It’s my first time in Sweden and it’s not so scary as I’d imagined. Being on my own when done with work and not knowing a smidgen of Swedish had me worried, but the folks here in Gothenburg are friendly and helpful even if they don’t know much English. Thing is, most of them get English in school and do a great job. What is it with the adoration of fresh sliced cucumbers? Goodness they can eat them by the stack. Better for you than orange dusted corn triangles, though.

Oh, the coffee! Wonder in a cup with a little milk. Lingonberries, yes! I had a cloudberry almond parfait tonight – yum. Dinner was a Mariestadt beer with grilled wild boar and a dozen sides to choose from. The Falcon Ale with the steak and fries at the Irish pub last night was tasty as well.

April is still cool and the sun is making a reasonable appearance except for a couple days of rain. The rain doesn’t phaze the populous, they walk a great deal and lots of stuff is convenient to walk to. The public tram and bus service is great too. Gothenburg is very south but they still have mooses. Yes, real mooses.

The oddest thing was the habit of a few of the citizen I’ve met to speak with an element of surprise. What I mean is, he or she will say something like, “I told her (sharp intake of breath) she shouldn’t, but…”. It’s like Hah! except it’s breathed inward; I hadn’t heard such before.

Great place, another week to go! Some of this will have to go into my next book. Maybe pictures next time. Later!

Yeah, I Like Nuclear Power!

Illustration of how nuclear power is created.   The bad accidents everybody thinks of when nuclear power is mentioned are USSR’s legacy to the Ukraine Chernobyl and the recent Japanese Fukushima units. I do not include Three Mile Island because it hurt nobody and only puffed some short-lived gases into the air that affected no one; the containment worked and the reactor for TMI-2 melted into a lower, reinforced area that never has escaped.

Chernobyl was not built like any US reactor, it was graphite blocks with control rods going through it. What maniac designed that I don’t know, but it was like having a high heat source integrated in coal and controlled with mechanical rods. Some techs were there on the weekend to do some testing and screwed up the system causing an uncontrolled transient. The result was reactors with no containment buildings burning, the highly radioactive soot dusting the Ukraine grassland while horrendous radiation levels killed emergency workers at the site. Cows hundreds of miles away ate the contaminated grass and gave radio-iodine milk. The site for miles is still hideously contaminated. Where I worked at San Onofre, we monitored the plume the world’s air currents brought to the US as it went over. A reporter came to the plants, said she’d been to Ukraine and was concerned. She alarmed all of our monitors and radiation counters. I put her shirt in out spectrometer and saw transuranics (reactor isotopes) like crazy. We took her clothes for disposal and let her bathe in a controlled area.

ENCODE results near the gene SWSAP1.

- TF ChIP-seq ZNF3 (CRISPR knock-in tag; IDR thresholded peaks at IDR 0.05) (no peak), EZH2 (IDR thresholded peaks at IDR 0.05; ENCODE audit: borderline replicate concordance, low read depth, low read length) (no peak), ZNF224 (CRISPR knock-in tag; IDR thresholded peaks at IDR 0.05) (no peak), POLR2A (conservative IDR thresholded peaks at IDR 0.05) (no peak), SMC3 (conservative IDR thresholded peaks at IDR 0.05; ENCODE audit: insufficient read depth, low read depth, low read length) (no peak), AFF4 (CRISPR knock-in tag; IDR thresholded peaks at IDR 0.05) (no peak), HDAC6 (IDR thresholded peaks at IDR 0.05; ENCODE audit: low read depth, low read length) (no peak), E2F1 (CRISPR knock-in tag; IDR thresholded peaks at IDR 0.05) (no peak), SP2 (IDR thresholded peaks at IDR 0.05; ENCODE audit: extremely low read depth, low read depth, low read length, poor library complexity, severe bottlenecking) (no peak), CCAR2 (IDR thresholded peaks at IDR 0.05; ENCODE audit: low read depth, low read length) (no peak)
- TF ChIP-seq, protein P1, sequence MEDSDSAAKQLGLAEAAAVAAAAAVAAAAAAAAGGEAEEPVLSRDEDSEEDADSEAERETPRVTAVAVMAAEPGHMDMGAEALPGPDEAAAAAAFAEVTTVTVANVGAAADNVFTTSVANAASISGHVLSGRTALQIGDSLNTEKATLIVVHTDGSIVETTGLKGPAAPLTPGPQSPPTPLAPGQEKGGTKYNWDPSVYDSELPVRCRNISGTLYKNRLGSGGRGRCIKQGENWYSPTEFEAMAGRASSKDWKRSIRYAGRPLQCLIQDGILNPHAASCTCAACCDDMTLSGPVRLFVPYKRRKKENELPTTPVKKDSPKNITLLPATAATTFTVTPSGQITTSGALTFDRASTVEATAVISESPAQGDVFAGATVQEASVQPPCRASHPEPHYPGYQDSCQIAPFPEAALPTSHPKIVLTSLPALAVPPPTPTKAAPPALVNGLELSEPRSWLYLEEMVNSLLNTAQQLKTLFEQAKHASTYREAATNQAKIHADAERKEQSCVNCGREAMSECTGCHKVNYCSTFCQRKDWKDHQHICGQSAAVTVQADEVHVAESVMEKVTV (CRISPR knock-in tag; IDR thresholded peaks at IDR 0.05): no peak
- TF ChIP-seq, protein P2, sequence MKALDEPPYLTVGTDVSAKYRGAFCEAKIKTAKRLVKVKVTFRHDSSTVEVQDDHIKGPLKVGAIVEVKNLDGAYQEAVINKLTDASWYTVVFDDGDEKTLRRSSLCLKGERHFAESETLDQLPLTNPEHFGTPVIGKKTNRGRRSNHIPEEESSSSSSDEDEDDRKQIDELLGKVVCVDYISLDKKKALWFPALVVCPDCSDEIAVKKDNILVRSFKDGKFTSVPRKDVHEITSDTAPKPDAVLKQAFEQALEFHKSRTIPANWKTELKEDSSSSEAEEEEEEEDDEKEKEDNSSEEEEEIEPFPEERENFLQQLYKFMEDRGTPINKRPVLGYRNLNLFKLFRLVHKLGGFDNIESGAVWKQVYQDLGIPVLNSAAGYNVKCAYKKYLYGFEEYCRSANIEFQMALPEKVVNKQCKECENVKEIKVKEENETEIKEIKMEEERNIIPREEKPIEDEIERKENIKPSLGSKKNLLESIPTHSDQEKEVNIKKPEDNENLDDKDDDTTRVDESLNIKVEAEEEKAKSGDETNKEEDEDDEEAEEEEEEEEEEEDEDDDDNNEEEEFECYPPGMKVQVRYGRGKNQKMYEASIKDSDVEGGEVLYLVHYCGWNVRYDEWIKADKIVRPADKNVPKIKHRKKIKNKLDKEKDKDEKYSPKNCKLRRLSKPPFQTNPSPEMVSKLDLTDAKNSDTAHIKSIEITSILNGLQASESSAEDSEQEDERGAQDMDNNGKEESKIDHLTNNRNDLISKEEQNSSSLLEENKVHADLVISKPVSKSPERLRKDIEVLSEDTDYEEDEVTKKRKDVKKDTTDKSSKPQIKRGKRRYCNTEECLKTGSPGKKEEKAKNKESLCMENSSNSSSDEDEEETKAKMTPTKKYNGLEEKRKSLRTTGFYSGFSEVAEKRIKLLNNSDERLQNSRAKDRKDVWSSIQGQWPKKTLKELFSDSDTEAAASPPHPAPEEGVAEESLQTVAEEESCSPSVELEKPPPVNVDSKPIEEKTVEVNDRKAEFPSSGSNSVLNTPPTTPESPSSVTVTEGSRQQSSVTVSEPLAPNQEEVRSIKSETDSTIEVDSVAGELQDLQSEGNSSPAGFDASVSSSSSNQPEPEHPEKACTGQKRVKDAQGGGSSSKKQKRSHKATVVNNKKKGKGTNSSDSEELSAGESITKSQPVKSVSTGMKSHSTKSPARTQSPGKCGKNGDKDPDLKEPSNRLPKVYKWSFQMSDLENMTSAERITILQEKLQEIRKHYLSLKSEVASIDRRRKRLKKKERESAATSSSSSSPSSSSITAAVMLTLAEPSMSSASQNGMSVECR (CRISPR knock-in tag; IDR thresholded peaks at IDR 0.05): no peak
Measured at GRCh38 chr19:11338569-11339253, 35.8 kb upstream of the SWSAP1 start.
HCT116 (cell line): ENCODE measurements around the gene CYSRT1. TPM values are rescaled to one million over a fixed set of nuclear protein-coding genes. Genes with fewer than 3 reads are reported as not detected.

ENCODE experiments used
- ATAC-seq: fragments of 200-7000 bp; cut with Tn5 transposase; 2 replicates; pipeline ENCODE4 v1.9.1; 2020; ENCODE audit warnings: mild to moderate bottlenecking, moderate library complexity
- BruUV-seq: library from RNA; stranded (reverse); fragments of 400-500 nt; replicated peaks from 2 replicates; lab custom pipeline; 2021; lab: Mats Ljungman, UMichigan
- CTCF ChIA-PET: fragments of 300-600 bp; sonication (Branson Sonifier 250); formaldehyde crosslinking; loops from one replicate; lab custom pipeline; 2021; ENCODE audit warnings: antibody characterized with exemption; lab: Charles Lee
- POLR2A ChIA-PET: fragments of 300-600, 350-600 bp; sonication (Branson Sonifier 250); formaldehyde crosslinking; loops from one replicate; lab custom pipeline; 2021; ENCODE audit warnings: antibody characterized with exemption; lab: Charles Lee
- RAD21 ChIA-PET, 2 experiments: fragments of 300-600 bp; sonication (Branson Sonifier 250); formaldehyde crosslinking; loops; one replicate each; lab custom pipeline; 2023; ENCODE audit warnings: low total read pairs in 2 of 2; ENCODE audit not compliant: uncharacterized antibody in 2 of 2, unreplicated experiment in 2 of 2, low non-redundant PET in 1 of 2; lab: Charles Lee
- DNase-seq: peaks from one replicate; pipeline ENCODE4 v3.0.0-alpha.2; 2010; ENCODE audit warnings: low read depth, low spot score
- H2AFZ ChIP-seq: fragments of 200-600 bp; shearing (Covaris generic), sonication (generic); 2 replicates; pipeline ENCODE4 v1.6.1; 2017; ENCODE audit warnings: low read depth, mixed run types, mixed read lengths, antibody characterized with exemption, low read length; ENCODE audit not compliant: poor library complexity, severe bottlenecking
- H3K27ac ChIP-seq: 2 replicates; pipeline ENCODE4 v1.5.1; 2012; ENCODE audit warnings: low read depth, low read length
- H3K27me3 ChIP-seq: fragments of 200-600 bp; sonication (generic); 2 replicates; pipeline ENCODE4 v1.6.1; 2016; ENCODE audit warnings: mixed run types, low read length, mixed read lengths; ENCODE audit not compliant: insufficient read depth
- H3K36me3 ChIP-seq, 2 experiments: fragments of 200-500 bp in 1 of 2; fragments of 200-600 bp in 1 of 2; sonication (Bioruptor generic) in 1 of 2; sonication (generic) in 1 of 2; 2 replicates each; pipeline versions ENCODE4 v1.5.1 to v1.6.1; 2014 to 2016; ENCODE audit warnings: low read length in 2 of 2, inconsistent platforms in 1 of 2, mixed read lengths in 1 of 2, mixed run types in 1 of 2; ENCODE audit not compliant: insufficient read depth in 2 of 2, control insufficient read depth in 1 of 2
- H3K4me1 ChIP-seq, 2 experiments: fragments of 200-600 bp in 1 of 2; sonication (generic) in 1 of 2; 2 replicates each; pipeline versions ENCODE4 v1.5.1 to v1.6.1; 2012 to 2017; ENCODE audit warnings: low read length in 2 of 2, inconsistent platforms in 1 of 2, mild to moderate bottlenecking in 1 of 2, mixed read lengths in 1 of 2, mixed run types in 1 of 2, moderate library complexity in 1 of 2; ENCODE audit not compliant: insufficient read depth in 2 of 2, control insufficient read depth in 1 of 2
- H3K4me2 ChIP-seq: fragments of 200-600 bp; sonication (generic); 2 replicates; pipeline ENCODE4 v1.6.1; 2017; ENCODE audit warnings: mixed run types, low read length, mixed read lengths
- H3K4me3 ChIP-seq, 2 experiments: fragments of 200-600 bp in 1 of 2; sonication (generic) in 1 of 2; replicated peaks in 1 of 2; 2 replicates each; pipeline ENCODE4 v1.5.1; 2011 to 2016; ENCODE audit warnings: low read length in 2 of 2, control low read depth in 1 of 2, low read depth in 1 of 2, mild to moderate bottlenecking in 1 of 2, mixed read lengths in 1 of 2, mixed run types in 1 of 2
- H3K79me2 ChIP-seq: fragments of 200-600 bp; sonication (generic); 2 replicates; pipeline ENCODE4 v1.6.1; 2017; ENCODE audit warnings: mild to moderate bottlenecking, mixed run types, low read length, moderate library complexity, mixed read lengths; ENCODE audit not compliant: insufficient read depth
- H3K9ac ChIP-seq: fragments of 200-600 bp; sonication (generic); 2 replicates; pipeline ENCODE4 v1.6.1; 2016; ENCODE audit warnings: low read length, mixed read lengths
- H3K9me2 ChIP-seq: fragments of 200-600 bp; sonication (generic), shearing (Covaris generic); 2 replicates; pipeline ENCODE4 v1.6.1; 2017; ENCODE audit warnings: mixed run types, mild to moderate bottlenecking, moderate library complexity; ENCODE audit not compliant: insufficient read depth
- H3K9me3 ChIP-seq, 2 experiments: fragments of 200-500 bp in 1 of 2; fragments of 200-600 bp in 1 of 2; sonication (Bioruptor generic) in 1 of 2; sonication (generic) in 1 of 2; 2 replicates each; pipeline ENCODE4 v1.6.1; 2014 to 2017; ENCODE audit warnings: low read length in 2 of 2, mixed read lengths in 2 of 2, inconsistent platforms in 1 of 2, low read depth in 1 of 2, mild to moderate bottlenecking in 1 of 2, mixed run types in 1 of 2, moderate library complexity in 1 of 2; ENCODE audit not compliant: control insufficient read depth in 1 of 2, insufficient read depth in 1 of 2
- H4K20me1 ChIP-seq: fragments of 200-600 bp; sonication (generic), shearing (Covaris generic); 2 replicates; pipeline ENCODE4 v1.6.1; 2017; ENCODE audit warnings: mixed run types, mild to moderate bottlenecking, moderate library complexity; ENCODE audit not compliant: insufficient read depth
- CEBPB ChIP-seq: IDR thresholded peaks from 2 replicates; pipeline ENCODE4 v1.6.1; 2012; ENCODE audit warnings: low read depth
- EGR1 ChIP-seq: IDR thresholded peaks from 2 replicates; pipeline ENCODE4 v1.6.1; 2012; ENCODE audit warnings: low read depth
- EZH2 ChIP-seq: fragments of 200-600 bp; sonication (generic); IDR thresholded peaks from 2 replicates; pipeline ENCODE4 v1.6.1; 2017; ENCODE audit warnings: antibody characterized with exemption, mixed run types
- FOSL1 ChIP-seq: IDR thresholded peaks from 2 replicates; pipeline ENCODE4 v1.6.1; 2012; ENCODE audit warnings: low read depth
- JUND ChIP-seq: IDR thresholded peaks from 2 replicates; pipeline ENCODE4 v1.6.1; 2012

You have read and heard about Japan. They sited those reactors near some of the most active seismic zones in the planet and apparently became complacent. I believe the Nuclear Regulatory Commission here is more attentive here, but also would like to see more Fukushima lessons learned incorporated here, especially the passive cooling. See the Westinghouse Reactors site for info on the new nukes Vogtle in Georgia have ordered; they incorporate new passive cooling tech.

Part of the billion dollar cost of a nuclear plant is the extensive geological investigation, research on all credible threats plus a margin. At Fukushima, they looked at historical tsunamis and thought a 30 foot seawall would more than suffice. They got a hundred foot wave. Same with the quakes. They knew of the quake and wave risk but greatly underestimated the magnitude. Yes, we need to review our assumptions and update them! Nuclear has no room for complacency.

I love solar, wind, hydro, geothermal, wave power but nothing we know can provide us with the intensive source of power we need for heavy industry like nuclear. We have an excellent track record in this country. I saw an NRDC report that several reactors in the US had automatic shutdowns for issues  in the last decade like it was a bad thing. Automatic scrams are an important safety feature, we WANT the reactor to shut down when there is an earthquake, a hurricane or other problem – the safety systems worked. I’m a general fan of the NRDC, but wish they would look at facts and not paint the entire technology so monstrously no matter what.